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Welcome to ENRD

GENERAL INFORMATION
ENVIRONMENT & NATURAL
RESOURCES
 
Leadership
John C. Cruden
Assistant Attorney General
Contact
Office of the Assistant Attorney General
(202) 514-2701
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ENRD Ranked #3 Among Federal Agency Subcomponents in Best Places to Work in the Federal Government

What We Do logo
The Environment and Natural Resources Division, which is organized into ten sections, has primary responsibilities for litigation as well as appellate and policy work on behalf of the United States regarding:

Prevention and Clean Up of Pollution

Environmental Challenges to Federal Programs and Activities

Stewardship of Public Lands and Natural Resources

Property Acquisition for Federal Needs

Wildlife Protection

Indian Rights and Claims

With offices across the United States, the Division is the nation's environmental lawyer, and the largest environmental law firm in the country.

 

Meet the Assistant Attorney General
 
AAG John C. CrudenJohn C. Cruden
Assistant Attorney General (AAG)

John C. Cruden was confirmed by the US Senate on December 16, 2014 as the U.S. Department of Justice’s Assistant Attorney General for the Environment and Natural Resources Division (ENRD) and sworn in on January 5, 2015.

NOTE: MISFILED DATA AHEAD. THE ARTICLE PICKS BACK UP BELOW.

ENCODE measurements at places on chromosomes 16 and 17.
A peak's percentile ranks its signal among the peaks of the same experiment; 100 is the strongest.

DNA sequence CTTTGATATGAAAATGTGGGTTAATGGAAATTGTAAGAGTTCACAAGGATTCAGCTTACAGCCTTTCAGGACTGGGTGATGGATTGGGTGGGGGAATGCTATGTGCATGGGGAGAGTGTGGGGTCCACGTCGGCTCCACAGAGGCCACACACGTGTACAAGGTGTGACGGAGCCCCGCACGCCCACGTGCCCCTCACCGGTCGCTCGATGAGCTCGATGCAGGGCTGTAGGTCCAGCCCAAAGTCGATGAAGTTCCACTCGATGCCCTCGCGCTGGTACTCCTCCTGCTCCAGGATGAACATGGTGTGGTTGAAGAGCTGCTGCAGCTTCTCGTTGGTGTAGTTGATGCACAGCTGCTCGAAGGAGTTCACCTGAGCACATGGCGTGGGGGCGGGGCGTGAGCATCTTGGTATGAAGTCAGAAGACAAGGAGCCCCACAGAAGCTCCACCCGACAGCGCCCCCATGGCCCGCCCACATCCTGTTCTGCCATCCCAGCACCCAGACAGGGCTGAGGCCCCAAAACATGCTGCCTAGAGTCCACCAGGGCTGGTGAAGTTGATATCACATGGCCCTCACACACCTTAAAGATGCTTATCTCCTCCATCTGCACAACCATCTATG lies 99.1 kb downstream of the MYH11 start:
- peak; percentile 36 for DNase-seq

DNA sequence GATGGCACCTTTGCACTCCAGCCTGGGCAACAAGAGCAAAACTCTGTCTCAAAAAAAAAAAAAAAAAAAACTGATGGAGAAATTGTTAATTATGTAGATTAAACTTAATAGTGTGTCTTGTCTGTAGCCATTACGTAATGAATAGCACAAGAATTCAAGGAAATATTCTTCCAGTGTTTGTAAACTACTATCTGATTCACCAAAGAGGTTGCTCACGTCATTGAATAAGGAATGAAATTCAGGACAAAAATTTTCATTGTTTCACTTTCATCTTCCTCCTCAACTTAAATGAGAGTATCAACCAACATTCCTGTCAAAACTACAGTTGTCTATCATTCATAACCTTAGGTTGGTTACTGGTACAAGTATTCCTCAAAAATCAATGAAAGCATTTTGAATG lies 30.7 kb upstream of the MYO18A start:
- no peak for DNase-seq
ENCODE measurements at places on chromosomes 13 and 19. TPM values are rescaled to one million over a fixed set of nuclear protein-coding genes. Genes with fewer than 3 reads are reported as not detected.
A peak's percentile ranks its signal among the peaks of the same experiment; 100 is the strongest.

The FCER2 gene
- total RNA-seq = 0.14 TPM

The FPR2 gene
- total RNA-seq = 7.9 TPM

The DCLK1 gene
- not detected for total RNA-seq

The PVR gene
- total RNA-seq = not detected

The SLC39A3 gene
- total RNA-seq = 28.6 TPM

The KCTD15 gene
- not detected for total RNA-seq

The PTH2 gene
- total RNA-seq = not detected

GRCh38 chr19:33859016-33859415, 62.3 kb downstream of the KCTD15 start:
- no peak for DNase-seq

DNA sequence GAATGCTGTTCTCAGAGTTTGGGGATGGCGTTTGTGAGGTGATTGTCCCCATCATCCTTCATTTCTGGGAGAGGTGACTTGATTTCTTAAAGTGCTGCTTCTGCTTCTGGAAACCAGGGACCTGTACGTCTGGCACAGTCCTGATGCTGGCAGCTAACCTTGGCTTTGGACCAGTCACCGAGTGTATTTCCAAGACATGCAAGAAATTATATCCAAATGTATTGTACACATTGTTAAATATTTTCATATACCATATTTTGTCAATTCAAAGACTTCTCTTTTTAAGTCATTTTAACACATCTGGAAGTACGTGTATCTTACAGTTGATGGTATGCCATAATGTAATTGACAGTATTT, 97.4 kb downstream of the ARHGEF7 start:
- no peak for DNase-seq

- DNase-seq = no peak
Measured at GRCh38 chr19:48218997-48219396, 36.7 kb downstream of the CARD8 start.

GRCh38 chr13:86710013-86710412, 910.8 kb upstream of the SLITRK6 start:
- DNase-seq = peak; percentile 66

News
Mining Official Pleads Guilty in Alaska to Making Illegal Discharges from the Platinum Creek Mine and for Making False Statements to Federal Officials
March 4, 2015
A former general manager of the Platinum Creek Mine in Platinum, Alaska, pleaded guilty today to three felony violations of the federal Clean Water Act, announced Assistant Attorney General John C. Cruden for the Department of Justice’s Environment and Natural Resources Division and U.S. Attorney Karen L. Loeffler of the District of Alaska.
Delaware Seafood Wholesaler and Company Fined and Owner Sentenced to 26 Months in Prison for Illegally Trafficking in Oysters
March 2, 2015
Mark Bryan, 59, of New Market, Maryland, and his Delaware-based seafood wholesale business, Harbor House Seafood, were sentenced on Friday in federal court in Camden, New Jersey, for trafficking in illegally possessed oysters, creating false health and safety records, and conspiracy charges.
Tilghman Island Fisherman Sentenced to Prison for Illegal Fish Harvesting in the Chesapeake Bay
February 27, 2015
U.S. District Judge Richard D. Bennett sentenced Michael D. Hayden, 43, of Tilghman Island, Maryland, today to 18 months in prison to be followed by six months of home detention and three years of supervised release for conspiring to violate the Lacey Act and defraud the United States through the illegal harvesting and sale of 185,925 pounds of striped bass. Judge Bennett also ordered that Hayden pay $498,000 in restitution and fined $40,000 to the state of Maryland for the damage caused to the striped bass.

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Last Updated: March 2015